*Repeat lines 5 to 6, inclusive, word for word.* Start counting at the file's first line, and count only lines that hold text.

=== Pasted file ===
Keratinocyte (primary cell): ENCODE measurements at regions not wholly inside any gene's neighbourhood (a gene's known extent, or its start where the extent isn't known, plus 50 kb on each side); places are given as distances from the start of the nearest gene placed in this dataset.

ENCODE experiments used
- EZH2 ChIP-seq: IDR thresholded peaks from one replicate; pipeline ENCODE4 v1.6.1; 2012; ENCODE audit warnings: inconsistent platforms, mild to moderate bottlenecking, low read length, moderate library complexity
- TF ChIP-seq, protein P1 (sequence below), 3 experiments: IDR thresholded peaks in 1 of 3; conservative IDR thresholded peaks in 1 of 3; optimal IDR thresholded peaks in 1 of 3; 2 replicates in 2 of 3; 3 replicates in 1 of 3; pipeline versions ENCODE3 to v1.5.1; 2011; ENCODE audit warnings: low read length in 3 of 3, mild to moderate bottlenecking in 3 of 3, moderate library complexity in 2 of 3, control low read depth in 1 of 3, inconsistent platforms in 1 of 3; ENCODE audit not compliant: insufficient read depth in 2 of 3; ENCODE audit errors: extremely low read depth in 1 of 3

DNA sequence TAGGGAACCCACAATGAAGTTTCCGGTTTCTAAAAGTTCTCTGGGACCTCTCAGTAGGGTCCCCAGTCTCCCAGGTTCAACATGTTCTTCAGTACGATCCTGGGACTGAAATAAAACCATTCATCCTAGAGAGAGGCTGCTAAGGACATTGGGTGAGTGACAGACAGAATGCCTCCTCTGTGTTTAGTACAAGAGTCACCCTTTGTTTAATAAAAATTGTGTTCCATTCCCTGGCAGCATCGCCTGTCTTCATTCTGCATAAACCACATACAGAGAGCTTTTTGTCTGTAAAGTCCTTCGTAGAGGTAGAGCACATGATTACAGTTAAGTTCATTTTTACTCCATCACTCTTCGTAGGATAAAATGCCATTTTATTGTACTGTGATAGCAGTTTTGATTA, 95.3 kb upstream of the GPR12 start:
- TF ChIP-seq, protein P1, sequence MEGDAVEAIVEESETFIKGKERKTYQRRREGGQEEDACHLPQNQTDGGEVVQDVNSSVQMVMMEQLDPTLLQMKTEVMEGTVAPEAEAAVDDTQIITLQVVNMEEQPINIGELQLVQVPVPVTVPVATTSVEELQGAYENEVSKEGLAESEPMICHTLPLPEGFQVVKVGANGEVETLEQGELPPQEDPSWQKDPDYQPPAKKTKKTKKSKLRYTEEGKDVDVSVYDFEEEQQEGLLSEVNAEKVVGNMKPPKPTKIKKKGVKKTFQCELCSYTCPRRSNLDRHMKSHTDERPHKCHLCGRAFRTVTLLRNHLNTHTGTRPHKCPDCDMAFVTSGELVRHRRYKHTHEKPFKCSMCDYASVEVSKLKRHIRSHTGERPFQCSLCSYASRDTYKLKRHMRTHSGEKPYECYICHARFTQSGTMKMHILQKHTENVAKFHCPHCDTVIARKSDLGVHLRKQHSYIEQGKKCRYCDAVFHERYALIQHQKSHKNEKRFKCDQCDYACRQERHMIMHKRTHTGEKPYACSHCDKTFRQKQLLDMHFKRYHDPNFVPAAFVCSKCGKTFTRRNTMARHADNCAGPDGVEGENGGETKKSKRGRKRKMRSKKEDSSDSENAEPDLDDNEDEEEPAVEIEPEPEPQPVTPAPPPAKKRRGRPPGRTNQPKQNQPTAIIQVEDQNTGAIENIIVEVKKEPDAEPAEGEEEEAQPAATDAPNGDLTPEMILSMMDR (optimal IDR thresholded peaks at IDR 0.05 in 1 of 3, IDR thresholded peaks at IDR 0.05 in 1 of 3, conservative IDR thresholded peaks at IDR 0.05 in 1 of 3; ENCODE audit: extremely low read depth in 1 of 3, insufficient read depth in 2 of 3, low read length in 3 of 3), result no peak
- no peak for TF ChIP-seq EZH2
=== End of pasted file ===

DNA sequence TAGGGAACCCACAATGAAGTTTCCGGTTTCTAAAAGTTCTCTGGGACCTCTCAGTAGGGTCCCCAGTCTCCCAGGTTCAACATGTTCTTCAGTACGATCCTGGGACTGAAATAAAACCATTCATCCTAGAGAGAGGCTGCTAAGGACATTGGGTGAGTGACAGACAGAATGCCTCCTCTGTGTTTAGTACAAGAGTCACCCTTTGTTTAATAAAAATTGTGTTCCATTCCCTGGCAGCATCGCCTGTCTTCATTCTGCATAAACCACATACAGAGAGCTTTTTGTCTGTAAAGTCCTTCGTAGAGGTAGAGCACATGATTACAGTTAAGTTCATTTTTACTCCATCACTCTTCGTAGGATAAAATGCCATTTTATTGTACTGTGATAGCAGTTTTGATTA, 95.3 kb upstream of the GPR12 start:
- TF ChIP-seq, protein P1, sequence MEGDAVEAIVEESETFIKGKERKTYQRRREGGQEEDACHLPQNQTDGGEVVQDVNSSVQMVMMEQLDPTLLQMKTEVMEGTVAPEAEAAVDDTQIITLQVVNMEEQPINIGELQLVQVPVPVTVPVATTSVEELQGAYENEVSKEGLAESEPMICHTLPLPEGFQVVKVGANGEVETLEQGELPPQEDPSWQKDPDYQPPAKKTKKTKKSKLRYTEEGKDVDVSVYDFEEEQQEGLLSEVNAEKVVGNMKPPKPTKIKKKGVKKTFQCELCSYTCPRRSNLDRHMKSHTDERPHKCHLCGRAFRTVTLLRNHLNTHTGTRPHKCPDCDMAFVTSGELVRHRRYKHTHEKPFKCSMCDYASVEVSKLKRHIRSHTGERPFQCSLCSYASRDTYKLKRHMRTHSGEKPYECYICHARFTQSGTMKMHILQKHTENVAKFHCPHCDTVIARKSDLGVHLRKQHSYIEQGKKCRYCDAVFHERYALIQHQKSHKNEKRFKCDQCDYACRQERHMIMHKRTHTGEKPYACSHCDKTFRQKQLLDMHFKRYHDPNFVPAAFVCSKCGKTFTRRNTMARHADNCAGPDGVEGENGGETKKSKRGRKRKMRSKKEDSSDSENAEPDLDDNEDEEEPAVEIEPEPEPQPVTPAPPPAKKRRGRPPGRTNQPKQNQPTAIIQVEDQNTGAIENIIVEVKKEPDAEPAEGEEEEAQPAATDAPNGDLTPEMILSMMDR (optimal IDR thresholded peaks at IDR 0.05 in 1 of 3, IDR thresholded peaks at IDR 0.05 in 1 of 3, conservative IDR thresholded peaks at IDR 0.05 in 1 of 3; ENCODE audit: extremely low read depth in 1 of 3, insufficient read depth in 2 of 3, low read length in 3 of 3), result no peak